Just a month into 2017, Sydney has lost two live music staples – the Newtown Social Club and the Harold Park Hotel’s Sunday evening sessions.
The Newtown Social Club, formerly the Sandringham Hotel (or “The Sando”), announced its impending closure on 25 January, via a Facebook statement.
“Three years since saving the venue from the hands of developers, it is with a heavy heart that Newtown Social Club announces it will be shutting its doors on April 23rd 2017,” the statement reads. “Whilst the live music part of the business was a resounding success, the current regulatory climate in Sydney and the inherent challenges therein have made it unsustainable. We look forward to exploring new opportunities in the future.”
Meanwhile, the Harold Park Hotel will not be closing, but has terminated its Sunday evening acoustic sessions, which have been running for six years in the pub’s courtyard. Following noise complaints from a neighbour, the City of Sydney asked hotel owner William Ryan to halt the hosting of live entertainment outside. He is, however, allowed to host it within the building.
“I’ve had thousands and thousands of Facebook posts and tweets and personal letters and phone calls in support of the music,” Mr Ryan told the ABC. “I’m not talking about playing heavy metal until three in morning … it’s appropriate low-risk music and I’d like to think that’s … a sensible policy.”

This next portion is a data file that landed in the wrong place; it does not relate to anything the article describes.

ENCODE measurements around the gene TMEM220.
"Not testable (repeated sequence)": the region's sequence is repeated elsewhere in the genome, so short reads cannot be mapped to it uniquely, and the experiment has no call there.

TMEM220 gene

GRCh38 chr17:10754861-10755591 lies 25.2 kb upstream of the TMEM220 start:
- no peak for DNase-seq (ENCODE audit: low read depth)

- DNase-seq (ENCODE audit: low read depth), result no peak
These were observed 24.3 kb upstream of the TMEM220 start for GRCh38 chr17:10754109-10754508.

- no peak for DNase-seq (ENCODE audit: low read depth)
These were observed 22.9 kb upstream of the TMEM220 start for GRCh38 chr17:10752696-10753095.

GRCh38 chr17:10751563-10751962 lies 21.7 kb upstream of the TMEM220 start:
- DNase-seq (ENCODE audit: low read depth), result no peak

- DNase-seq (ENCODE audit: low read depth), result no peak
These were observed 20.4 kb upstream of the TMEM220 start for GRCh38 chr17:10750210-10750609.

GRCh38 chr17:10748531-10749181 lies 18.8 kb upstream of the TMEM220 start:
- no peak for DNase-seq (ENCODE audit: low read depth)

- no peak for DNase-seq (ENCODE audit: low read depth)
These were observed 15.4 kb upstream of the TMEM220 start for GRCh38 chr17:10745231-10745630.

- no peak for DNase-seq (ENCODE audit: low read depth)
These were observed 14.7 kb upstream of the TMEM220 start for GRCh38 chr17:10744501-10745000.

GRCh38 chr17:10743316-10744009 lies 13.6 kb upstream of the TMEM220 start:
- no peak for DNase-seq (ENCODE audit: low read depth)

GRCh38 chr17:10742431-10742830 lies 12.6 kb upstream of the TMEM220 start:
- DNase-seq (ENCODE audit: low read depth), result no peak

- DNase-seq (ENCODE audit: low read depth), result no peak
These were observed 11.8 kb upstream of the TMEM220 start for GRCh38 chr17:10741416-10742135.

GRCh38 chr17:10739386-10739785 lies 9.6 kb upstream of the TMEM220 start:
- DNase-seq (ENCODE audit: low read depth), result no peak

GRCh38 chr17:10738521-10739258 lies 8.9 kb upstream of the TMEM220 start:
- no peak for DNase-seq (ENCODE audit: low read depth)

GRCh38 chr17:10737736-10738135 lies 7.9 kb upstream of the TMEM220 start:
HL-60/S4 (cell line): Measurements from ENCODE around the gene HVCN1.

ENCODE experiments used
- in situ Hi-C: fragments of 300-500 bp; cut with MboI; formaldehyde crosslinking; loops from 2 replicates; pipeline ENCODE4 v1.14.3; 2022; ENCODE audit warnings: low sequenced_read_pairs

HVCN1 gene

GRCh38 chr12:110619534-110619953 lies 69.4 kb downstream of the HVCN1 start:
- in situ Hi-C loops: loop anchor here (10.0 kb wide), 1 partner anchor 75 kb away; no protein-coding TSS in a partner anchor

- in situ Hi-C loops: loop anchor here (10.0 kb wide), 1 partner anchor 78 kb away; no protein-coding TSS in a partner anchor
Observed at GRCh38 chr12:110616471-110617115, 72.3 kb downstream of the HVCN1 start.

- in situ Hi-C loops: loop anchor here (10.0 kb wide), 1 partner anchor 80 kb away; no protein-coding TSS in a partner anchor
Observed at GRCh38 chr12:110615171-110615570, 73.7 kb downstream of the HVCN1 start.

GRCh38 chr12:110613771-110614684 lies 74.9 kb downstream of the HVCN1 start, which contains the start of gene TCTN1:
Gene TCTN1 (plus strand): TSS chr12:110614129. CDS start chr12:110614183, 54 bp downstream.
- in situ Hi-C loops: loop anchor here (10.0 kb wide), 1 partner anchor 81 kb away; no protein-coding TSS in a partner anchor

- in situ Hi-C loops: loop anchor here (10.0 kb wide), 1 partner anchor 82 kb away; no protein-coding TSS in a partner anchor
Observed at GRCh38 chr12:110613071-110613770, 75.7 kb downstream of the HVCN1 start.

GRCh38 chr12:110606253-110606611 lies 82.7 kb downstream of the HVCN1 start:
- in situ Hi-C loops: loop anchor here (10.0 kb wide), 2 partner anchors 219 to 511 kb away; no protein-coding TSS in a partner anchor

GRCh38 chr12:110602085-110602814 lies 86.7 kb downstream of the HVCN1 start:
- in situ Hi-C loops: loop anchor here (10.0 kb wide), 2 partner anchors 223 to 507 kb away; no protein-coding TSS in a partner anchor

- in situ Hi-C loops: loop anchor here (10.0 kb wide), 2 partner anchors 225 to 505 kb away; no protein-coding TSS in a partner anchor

Sydney’s live music situation is not helped by the apparent blocking of public protest by live music activist group Keep Sydney Open, and the new Premier’s seeming indifference to softening lockout laws as we report here.
Despite the challenges, musicians, venues, policy makers and organisations are banding together to devise strategies. On 31 January, The Basement hosted a free panel discussion titled Trajectories: The Changing Face of Live Music in Sydney. Moderated by ABC Radio’s Simon Marnie, the panel comprised Kerrie Glasscock, CEO, Sydney Fringe Festival; John Wardle, director, Live Music Office; Hugh Nichols, strategy advisor for Live Music, City of Sydney; Hannah Crofts, executive producer, MusicNSW; and Keith Sue and Saurabh Das, Six8.
Furthermore, throughout 2017, Western Sydney is set to benefit from a series of free live music events and festivals, enabled by funding from Arts NSW and coordinated by the Live Music Office.